Iraqi parties break off coalition talks

Iraq’s two main political blocs, led by Prime Minister Nuri al-Maliki and ex-premier Iyad Allawi, broke off coalition talks on Monday, dampening hopes of an end to a five-month-long post-election impasse.

A dozen civic groups, meanwhile, launched an audacious court action in a bid to break the deadlock over forming a new government, in the latest sign of growing popular discontent with Iraq’s political elite.

Maysoon al-Damaluji, a spokesperson for Allawi’s Iraqiya bloc, which narrowly won the March 7 poll, said the secular group objected to al-Maliki’s labelling of them as a “Sunni bloc”, in a television interview to be broadcast on Monday.

“We ceased negotiations with [al-Maliki’s] State of Law,” she said. “We are not a Sunni bloc, we are a nationalist project.”

However, Allawi’s party left the door open for a return to talks. “We have asked him to apologise. Without an apology, we are not going to negotiate with him anymore,” she said.


While Allawi is a Shi’ite, like al-Maliki and the majority of Iraq’s population, his bloc claimed most of its electoral support from the predominantly Sunni regions of western and northern Iraq.

Iraqiya won the poll with 91 seats in the 325-member Council of Representatives, while State of Law finished with 89.

Neither bloc, nor two other major political groups that won substantial numbers of seats in the poll, has yet managed to form a governing coalition with the required majority, more than five months on from the vote.

Also on Monday, 12 charities and pressure groups brought a legal appeal to Iraq’s Federal Supreme Court against caretaker Parliament speaker Fuad Massum, accusing him of violating the war-wracked country’s Constitution.

They allege that by never formally closing the Council of Representatives’ first session, which was originally held on June 14, progress on the naming of a new speaker, the country’s president and prime minister has been impeded.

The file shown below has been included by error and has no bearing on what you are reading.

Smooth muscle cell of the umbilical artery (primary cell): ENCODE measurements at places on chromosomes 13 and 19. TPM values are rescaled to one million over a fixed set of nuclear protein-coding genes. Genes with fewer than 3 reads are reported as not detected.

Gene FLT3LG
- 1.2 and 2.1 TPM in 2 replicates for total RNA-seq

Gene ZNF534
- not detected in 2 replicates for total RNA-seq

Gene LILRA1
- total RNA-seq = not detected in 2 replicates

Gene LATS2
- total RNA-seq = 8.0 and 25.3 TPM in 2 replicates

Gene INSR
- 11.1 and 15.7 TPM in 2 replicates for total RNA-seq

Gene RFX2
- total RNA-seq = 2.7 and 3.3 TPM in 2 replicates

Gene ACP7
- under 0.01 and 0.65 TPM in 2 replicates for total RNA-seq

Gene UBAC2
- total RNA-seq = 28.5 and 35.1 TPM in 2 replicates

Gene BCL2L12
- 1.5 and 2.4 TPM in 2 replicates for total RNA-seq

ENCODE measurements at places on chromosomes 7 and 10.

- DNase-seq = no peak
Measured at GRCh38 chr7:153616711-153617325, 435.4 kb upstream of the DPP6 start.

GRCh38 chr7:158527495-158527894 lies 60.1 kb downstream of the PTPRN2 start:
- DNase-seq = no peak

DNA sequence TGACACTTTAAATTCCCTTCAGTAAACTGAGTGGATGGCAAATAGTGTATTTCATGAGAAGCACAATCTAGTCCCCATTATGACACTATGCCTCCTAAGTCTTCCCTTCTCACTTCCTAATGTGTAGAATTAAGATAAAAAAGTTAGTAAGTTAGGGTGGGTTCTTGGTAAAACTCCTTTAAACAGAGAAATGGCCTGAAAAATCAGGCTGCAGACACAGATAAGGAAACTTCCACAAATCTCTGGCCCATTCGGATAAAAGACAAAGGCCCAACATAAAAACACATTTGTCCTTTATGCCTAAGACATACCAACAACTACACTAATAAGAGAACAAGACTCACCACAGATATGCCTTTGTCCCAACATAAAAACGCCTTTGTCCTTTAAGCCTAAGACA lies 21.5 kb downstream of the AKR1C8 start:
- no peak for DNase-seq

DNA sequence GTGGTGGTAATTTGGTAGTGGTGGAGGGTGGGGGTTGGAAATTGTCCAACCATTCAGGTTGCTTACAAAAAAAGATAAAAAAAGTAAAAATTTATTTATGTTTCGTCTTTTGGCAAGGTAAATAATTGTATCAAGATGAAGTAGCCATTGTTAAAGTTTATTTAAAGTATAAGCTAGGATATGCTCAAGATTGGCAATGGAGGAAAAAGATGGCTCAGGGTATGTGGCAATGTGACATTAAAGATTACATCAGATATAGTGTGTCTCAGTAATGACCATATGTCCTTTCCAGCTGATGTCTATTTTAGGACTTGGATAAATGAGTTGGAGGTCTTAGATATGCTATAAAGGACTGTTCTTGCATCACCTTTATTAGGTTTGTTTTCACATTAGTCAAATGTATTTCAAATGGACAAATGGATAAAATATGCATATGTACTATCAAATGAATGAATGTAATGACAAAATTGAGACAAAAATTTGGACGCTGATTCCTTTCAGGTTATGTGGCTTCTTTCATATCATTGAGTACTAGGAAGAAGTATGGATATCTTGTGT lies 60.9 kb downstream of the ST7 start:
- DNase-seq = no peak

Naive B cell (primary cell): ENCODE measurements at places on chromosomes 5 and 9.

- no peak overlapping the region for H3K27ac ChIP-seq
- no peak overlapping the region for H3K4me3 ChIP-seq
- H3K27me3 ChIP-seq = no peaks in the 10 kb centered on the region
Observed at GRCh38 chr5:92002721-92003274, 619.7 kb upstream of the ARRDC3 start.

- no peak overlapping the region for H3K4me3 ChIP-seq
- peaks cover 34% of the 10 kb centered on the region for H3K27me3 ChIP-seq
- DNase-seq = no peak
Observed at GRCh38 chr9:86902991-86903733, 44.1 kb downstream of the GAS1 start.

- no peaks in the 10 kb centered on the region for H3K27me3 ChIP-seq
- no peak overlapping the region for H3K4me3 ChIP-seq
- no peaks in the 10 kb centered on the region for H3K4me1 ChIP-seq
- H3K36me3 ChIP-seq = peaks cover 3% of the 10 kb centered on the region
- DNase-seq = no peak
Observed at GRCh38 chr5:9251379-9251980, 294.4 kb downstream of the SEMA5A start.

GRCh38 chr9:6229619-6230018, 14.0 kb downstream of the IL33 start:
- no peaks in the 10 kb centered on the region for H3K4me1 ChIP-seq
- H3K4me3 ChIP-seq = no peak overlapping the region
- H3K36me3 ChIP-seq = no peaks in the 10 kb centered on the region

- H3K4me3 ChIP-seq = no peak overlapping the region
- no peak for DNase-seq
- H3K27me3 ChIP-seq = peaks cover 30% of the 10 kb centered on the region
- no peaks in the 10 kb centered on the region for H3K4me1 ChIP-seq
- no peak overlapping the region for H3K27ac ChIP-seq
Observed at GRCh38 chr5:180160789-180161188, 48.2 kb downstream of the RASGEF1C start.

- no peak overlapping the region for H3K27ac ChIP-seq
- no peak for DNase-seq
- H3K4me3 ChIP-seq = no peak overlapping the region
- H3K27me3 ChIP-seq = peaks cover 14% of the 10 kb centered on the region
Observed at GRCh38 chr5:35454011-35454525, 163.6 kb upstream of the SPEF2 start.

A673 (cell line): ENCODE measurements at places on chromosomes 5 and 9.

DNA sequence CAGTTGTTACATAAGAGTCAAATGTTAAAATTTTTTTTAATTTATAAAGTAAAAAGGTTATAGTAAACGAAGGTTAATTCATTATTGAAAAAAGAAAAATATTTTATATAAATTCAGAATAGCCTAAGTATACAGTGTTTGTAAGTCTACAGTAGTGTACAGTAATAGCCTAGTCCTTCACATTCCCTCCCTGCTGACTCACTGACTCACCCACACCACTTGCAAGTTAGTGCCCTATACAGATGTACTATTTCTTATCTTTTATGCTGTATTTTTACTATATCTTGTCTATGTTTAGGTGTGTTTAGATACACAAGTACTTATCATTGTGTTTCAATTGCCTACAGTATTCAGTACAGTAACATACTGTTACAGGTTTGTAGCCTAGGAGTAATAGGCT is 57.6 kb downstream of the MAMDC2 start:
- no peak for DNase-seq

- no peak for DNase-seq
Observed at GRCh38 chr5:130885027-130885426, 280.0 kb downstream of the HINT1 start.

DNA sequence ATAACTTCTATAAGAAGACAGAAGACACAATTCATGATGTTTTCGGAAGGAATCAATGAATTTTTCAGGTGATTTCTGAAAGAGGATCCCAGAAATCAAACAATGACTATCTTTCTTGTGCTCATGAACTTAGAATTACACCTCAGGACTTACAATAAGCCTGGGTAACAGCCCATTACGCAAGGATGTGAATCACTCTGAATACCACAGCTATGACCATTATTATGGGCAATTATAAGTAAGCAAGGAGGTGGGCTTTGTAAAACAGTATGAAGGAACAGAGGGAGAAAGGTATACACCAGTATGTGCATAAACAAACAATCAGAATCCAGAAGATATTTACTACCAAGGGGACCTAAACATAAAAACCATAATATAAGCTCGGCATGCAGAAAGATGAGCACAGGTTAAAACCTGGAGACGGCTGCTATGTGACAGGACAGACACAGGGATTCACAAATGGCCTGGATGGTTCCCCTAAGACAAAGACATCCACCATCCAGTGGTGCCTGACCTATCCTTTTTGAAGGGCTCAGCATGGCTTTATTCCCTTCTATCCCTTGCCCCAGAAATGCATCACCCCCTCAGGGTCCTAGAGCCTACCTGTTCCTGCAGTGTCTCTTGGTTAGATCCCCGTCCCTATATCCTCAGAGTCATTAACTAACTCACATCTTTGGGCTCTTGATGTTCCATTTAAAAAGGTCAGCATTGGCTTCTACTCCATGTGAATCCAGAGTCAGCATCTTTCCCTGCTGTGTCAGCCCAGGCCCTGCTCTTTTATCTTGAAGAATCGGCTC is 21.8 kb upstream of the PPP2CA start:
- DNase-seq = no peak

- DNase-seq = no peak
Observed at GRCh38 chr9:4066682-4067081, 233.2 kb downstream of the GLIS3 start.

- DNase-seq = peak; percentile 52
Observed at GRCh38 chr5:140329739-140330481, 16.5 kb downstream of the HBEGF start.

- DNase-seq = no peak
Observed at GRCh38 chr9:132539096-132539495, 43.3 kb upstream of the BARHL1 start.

“We call on the Federal Court to require the defendant … to end the open session as it violates the Constitution … or call on the Federal Court to dissolve the Council of Representatives and carry out new elections,” the groups said in a news release.

While the Constitution stipulates that a speaker, president and premier must be elected in that order, analysts note the posts will likely be decided on jointly by Iraq’s main political groups as part of a grand bargain.

Massum, who holds his post by virtue of being Parliament’s oldest lawmaker, conceded that leaving the house’s first session open “was a violation of the Constitution, and … I will stand before the court to defend my stance, and I will accept any ruling the court will make”.

The impasse comes as Washington withdraws thousands of troops ahead of a August 31 declaration of an end to combat operations, by which time 50 000 US soldiers will be left in Iraq, down from the current figure of around 64 000. — AFP

Subscribe to the M&G

These are unprecedented times, and the role of media to tell and record the story of South Africa as it develops is more important than ever.

The Mail & Guardian is a proud news publisher with roots stretching back 35 years, and we’ve survived right from day one thanks to the support of readers who value fiercely independent journalism that is beholden to no-one. To help us continue for another 35 future years with the same proud values, please consider taking out a subscription.

Ammar Karim
Guest Author

Related stories

Iraq forces on alert after deadly Baghdad blasts

Iraqi security forces were on alert on Friday after a massive car bomb ripped through a funeral ceremony in a Shiite district of Baghdad.

Iraq looks for answers after deadly attacks

Iraq security forces faced charges of negligence on Tuesday after a devastating wave of attacks blamed on al-Qaeda killed 110 people the previous day.

Bombs leave trail of death in Iraq

Six bombs rocked Baghdad, killing at least 35 people on Tuesday, the second time the capital has come under attack in three days.

Baghdad bombings raise political tensions

The latest bomb attacks in Baghdad have increased pressure on Nuri al-Maliki, who is already in the cross-hairs of former Shi'ite allies.

Security forces targeted in Iraq attacks

A spate of attacks targeting security forces in the heart of Baghdad and the northern city of Mosul killed about 30 people on Monday.

More than 20 killed in Iraq violence

At least 23 people were killed in bomb attacks and shootings around Iraq on Monday as United States troops announced the discovery of a mass grave with the bodies of 14 men bound and shot in the head. The deadliest attacks were in Baghdad, where at least 19 people were killed in two car bombings.
Advertising

Ingonyama Trust Board moves to retrench staff

More than 50 workers at the Ingonyama Trust Board have been issued section 189 notices

No proof of Covid-19 reinfection, yet

Some people report testing positive for Covid-19 after initially having the disease and then testing negative. Scientists are still trying to understand if this means that reinfection is possible
Advertising

press releases

Loading latest Press Releases…

The best local and international journalism

handpicked and in your inbox every weekday